Try reading this one out loud. It doesn't make a huge amount of sense but I'm not sure why.

He let his eyes pan around his study. This entire estate including himself was a living proof of excellence from perfection. Everything should be achieved through perfection. And excellence demanded it.
This paragraph is unneeded you have shown it with bells on. I already know it.

“Mr. Octavian awaits downstairs, sir. Shall I send him up?”

Smythe rose from his chair and walked over by the windows. There were no leaves in the driveway anymore. “Send him up.”
[/FONT]
Maybe "Shall I bring/escort/show him up" followed by "Send him up he knows the way" would give a clearer idea of Mr Octavian's frequency of visits and relationship to Smythe.

Overall a nicely written piece reminiscent of James Bond, Sherlock Holmes etc The character is very well defined. I would personally rein the description in just a tad and find ways to relate it to the character's actions just a bit more but there was nothing to stop me reading onto chapter two.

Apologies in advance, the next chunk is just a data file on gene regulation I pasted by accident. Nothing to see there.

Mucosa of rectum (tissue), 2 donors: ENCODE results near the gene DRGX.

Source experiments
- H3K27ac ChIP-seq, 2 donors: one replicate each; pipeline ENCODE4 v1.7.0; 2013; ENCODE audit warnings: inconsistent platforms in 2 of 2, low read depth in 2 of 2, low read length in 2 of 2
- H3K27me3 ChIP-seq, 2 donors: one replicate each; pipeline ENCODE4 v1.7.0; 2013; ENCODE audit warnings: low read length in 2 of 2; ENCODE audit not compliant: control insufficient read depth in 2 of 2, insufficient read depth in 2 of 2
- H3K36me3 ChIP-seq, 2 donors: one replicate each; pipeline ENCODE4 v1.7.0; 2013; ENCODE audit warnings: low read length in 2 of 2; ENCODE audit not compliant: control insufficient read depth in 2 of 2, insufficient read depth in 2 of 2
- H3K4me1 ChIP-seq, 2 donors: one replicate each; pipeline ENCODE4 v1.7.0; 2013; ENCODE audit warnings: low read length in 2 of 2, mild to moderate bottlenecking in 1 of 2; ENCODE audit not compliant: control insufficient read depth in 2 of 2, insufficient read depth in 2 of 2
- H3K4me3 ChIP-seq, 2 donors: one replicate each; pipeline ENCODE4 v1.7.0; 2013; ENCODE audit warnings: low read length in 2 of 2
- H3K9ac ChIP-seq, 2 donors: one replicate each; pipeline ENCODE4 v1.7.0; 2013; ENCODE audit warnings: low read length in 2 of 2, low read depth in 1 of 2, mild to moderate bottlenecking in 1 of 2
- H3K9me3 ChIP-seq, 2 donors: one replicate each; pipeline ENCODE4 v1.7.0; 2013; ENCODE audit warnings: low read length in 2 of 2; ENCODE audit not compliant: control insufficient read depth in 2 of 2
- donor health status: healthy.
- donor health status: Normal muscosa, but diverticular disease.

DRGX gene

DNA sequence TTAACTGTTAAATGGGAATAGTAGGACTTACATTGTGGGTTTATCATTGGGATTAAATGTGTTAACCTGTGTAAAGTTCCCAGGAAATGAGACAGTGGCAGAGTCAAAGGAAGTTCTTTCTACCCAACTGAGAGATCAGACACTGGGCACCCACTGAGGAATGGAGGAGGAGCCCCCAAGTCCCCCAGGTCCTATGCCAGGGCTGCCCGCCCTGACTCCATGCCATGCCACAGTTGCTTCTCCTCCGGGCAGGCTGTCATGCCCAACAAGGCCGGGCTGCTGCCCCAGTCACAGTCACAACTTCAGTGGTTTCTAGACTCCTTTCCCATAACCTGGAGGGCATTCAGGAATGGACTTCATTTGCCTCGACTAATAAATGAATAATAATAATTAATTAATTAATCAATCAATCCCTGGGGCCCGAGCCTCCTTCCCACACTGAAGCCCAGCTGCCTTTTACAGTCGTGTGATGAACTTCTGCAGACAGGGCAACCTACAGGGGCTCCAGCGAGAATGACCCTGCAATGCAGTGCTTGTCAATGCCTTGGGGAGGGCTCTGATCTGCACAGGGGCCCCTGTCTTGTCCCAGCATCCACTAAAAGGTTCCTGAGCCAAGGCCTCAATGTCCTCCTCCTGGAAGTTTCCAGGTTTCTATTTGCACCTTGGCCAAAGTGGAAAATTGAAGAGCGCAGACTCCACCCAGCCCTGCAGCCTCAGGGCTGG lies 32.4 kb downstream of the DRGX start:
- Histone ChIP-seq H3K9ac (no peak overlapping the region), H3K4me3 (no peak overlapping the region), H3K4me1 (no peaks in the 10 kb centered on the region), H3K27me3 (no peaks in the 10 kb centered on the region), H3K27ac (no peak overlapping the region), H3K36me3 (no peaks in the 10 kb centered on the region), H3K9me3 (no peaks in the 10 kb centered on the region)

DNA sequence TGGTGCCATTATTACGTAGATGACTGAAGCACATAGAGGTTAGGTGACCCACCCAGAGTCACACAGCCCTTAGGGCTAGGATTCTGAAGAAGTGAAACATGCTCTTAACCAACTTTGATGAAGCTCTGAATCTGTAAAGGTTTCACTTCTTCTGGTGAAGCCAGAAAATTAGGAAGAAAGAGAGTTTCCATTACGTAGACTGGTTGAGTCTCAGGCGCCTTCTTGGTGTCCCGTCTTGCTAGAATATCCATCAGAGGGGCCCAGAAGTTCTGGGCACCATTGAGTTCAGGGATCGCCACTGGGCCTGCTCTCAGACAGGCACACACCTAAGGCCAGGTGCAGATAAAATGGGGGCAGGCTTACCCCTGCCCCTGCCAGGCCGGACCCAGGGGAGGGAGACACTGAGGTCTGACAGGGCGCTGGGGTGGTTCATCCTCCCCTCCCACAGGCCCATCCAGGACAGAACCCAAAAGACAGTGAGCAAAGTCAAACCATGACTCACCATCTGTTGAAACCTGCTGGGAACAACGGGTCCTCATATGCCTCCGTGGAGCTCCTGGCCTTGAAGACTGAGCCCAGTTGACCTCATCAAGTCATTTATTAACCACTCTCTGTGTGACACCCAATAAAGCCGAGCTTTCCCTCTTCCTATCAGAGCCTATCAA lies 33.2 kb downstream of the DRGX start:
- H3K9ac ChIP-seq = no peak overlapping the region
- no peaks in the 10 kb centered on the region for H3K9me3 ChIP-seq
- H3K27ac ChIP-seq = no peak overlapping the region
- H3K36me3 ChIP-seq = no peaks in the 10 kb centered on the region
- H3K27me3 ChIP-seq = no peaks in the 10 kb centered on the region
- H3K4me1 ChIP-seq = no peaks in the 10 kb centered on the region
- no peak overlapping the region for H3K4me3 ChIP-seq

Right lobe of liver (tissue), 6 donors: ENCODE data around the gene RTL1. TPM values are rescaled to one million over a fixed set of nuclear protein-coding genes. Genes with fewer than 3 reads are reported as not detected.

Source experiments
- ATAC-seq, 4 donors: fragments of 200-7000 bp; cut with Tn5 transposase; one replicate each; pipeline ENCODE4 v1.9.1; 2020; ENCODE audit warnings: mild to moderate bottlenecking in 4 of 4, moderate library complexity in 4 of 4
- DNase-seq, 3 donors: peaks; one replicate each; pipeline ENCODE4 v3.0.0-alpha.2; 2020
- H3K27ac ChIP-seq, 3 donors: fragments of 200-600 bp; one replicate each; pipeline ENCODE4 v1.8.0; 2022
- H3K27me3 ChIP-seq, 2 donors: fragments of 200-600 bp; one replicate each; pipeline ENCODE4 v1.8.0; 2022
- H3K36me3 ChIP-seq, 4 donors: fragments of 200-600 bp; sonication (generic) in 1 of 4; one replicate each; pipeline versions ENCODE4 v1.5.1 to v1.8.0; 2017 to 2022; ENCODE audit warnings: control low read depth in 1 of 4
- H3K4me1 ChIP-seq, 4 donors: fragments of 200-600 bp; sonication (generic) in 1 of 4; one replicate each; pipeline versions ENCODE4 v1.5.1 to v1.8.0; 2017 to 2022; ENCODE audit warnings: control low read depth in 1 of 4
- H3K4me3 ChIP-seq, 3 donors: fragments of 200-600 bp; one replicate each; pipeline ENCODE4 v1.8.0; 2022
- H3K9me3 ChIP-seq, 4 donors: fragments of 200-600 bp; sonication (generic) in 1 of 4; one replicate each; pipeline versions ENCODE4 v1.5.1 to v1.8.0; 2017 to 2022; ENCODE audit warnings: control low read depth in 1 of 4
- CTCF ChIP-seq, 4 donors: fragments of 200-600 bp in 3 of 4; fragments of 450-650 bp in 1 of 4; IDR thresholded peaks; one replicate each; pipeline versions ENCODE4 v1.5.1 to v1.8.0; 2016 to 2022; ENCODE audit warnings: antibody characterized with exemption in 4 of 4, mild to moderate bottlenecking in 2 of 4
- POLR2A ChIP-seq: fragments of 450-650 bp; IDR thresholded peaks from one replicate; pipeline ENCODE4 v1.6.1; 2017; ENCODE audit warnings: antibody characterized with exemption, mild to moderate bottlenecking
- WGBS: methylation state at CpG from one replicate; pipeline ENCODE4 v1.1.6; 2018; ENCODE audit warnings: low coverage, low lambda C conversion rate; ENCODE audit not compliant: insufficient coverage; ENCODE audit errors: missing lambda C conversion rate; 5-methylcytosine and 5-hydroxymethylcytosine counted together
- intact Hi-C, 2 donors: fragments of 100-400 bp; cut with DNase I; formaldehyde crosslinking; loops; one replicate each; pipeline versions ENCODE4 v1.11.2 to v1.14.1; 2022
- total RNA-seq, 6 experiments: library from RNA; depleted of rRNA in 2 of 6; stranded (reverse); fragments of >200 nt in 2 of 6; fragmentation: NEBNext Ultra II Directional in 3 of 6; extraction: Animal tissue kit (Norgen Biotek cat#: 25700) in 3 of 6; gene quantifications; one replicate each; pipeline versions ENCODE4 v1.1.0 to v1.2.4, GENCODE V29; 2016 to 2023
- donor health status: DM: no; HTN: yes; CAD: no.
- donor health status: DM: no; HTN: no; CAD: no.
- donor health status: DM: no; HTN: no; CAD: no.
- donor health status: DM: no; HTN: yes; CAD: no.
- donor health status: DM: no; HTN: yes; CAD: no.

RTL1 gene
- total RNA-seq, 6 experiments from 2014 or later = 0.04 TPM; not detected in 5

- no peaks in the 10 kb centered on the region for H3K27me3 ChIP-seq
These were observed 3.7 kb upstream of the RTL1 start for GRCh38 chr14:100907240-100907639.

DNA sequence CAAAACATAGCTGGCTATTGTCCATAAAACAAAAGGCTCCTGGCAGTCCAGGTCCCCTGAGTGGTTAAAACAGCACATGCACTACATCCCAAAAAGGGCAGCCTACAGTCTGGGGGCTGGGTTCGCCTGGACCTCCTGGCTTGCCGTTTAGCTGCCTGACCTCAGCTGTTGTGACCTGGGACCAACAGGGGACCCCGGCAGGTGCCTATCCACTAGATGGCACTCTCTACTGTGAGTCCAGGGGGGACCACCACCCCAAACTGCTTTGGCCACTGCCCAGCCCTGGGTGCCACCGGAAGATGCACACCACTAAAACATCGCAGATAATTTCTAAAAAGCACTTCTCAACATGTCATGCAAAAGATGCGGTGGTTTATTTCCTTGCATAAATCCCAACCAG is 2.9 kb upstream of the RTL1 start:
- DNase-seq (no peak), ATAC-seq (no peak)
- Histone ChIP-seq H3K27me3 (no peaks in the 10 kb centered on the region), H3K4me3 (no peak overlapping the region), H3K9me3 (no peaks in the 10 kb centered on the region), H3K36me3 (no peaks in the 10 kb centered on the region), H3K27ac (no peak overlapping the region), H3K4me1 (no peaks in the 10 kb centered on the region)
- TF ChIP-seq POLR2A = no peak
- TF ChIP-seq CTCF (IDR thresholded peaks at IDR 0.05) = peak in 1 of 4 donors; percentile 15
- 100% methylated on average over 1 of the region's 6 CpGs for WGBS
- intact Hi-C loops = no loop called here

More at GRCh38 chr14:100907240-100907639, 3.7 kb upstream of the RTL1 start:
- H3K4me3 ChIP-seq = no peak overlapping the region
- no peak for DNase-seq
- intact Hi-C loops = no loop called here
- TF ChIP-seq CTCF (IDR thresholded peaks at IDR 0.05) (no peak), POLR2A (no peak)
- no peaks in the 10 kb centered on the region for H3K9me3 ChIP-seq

I would also suggest he names the butler.
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Old 10-22-2013, 03:47 AM
garviel (Offline)
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Anya

Thank you very much for your comments and advice

Perennial grass seems an odd description. Most grasses are perennial. Ornamental maybe if you don't mean common or garden lawn grass.
In hindsight I agree with that. I am currently researching ornamental grasses

Entirely personal but this feels a tad early for the type of household. But then maybe it is Smythe's choice.
You are probably correct about that, but there is a reason for it being at six

Description of any steps or doors would give a better perspective on the house.
I'll consider that

The one thing the museum worker in me is cringing at is the light bathing a priceless painting lol Noooo you'll fade it
Thanks, I will definitely rework that part. Just out of curiosity, how long time would it take for the painting to show signs of fading?